Design or picture, usually for a floor or wall, produced by setting small pieces (tesserae) of marble, glass, or other materials in a cement ground. The ancient Greeks were the first to use large-scale mosaic (in the Macedonian royal palace at Pella, for example). Mosaic was commonly used by the Romans for their baths and villas (a well-known example being at Hadrian's Villa in Tivoli) and reached its highest development in the early Byzantine period (for example, in the church of San Vitale, Ravenna).
Earliest forms Mosaic was used in Mesopotamia and ancient Egypt for ornament on a small scale. Jewellery and movable objects, such as the Standard of Ur (British Museum), are examples.
Roman Mosaic pavement, which seems to have originated with the ancient Greeks, reached its highest development among the Romans. Roman mosaic varies from the formal pattern to elaborately pictorial effect. Famous examples are the doves of Pliny at Hadrian's villa, Tivoli, represented with great delicacy of colouring, and the mosaic copy from Pompeii of the battle between Alexander and Darius, after the painter Philoxenos. In Britain, mosaic floors often survive on the sites of Roman villas.
Byzantine In the Byzantine period, mosaic in the form of coloured and gilded glass was impressively used for mural decoration on a large scale. The richness of gold leaf, calculated irregularities of surface, and the juxtaposition of different colours are combined with a great simplicity of form. Mosaic remained the dominant form of mural ‘painting’ until the rise of fresco in Italy.
In Rome the early Christian mosaics in the churches of Sta Costanza (4th century) and Sta Maria Maggiore (4th–5th centuries) are the first great examples of religious composition. In Ravenna there are the famous masterpieces of the church of S Vitale (6th century) representing the Emperor Justinian, the Empress Theodora, and their attendants. Other masterpieces at Ravenna are Sant' Apollinare Nuovo and the tomb of Galla Placidia. In the cathedral of Torcello, near Venice, there are mosaics dating from the 12th century.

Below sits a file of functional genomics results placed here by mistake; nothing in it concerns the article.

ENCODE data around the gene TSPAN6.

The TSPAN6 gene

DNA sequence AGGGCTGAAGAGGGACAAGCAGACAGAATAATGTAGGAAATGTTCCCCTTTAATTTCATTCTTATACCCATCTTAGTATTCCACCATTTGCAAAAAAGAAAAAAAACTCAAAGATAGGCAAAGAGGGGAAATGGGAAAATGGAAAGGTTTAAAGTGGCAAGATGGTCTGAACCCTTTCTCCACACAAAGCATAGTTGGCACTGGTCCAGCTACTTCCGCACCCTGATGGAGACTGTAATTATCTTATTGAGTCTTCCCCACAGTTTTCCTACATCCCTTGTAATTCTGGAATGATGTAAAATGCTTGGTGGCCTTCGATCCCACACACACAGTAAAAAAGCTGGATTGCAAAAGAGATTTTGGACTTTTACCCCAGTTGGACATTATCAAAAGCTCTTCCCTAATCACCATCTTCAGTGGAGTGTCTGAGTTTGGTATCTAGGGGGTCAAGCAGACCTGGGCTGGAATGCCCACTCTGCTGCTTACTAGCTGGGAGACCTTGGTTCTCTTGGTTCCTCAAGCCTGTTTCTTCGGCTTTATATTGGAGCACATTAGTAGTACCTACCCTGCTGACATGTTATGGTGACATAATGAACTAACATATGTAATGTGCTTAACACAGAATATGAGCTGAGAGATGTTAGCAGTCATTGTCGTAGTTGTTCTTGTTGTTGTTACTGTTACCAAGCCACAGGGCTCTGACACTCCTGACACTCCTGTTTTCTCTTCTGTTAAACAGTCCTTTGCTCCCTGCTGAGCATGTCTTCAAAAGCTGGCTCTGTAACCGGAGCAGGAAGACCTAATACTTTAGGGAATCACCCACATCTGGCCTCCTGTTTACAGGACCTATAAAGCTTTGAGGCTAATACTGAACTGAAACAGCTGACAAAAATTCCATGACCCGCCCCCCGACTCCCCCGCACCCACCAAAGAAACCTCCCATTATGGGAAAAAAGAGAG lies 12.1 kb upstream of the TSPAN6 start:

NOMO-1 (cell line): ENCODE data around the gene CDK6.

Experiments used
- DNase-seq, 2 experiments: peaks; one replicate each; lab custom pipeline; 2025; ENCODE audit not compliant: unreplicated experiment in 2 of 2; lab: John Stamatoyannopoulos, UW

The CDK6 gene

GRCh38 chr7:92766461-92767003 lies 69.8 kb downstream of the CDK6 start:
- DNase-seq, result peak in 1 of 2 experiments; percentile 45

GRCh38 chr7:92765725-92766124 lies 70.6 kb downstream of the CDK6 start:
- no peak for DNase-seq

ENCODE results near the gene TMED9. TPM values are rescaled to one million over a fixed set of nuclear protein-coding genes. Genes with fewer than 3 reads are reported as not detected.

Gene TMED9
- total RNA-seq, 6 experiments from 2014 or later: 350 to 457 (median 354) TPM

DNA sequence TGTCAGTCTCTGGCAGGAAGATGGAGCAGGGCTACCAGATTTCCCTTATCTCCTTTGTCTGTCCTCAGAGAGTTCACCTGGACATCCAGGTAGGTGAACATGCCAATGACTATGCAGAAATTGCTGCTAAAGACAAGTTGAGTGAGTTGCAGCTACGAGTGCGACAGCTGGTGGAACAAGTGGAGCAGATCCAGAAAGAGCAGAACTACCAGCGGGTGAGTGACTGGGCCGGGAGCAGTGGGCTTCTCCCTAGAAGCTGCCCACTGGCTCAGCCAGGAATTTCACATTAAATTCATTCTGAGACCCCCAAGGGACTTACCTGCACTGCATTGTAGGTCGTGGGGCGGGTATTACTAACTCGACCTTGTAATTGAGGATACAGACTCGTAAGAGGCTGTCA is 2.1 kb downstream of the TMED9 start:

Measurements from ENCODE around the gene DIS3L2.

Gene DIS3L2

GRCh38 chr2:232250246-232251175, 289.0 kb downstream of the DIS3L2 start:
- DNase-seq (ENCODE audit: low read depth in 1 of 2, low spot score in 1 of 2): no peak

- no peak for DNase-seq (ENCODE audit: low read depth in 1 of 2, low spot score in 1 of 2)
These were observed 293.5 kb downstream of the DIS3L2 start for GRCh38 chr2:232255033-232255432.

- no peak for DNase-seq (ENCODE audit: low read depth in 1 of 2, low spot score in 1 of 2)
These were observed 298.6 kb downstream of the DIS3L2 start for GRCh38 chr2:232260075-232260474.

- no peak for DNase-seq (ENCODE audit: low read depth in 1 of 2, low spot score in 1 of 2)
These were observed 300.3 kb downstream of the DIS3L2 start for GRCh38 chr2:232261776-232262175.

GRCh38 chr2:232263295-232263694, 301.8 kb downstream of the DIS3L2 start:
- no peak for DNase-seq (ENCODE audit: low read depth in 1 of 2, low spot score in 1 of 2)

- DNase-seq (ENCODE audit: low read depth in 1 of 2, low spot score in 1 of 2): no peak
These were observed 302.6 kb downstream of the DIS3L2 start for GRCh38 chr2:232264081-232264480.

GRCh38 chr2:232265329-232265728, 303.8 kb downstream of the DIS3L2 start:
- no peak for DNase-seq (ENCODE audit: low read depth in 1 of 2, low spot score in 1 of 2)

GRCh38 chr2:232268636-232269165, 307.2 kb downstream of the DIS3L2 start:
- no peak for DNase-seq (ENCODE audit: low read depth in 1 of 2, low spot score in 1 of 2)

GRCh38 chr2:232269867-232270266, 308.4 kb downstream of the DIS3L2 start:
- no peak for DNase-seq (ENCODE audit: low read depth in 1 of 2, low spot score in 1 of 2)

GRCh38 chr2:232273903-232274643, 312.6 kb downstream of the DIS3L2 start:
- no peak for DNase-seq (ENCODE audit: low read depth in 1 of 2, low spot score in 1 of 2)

Other important examples are the mosaics found in Istanbul (formerly Constantinople) in the cathedral of Sta Sophia (now Hagia Sophia; 6th century), and the church of Kariye Camii (13th century). In Greece there are mosaics in the church of S Demetrios, Salonika (7th century); in the church of Daphni (between Athens and Eleusis; 11th century); and, near Athens, at Hosias Lukas (11th century). In Kiev in Russia there are important mosaics dating from the 11th century.
Byzantine artists worked in many centres, not only in Greece and Italy, but also in Palermo and Monreale in Sicily (which saw a great flowering of mosaic painting in the 12th century), Cologne, Cordova, Jerusalem, and Damascus.
Later mosaics In modern times the art of mosaic seems to have been well preserved only in Venice. There both Byzantine tradition and later developments are represented in St Mark's Cathedral, which has a sequence of work from the 12th to 18th centuries, with later examples designed by Titian and Tiepolo.
More recent attempts to revive pictorial mosaic have not been very successful. In England during the 19th century the Arts and Crafts Movement and the Gothic Revival led to some small-scale mosaics in churches, and W B Richmond produced work in St Paul's Cathedral.
Among 20th-century figurative mosaics, there are those of the Swedish artist Einar Forseth for the City Hall, Stockholm, and of English artist Boris Anrep for Westminster Cathedral, London, and for the floor of the entrance hall of the National Gallery, London.
Other recent examples of mosaic work can be seen in the hall of the Houses of Parliament.
Deesis Mosaic, Hagia Sophia
mosaic at the Church of San Clemente
mosaic of Classis
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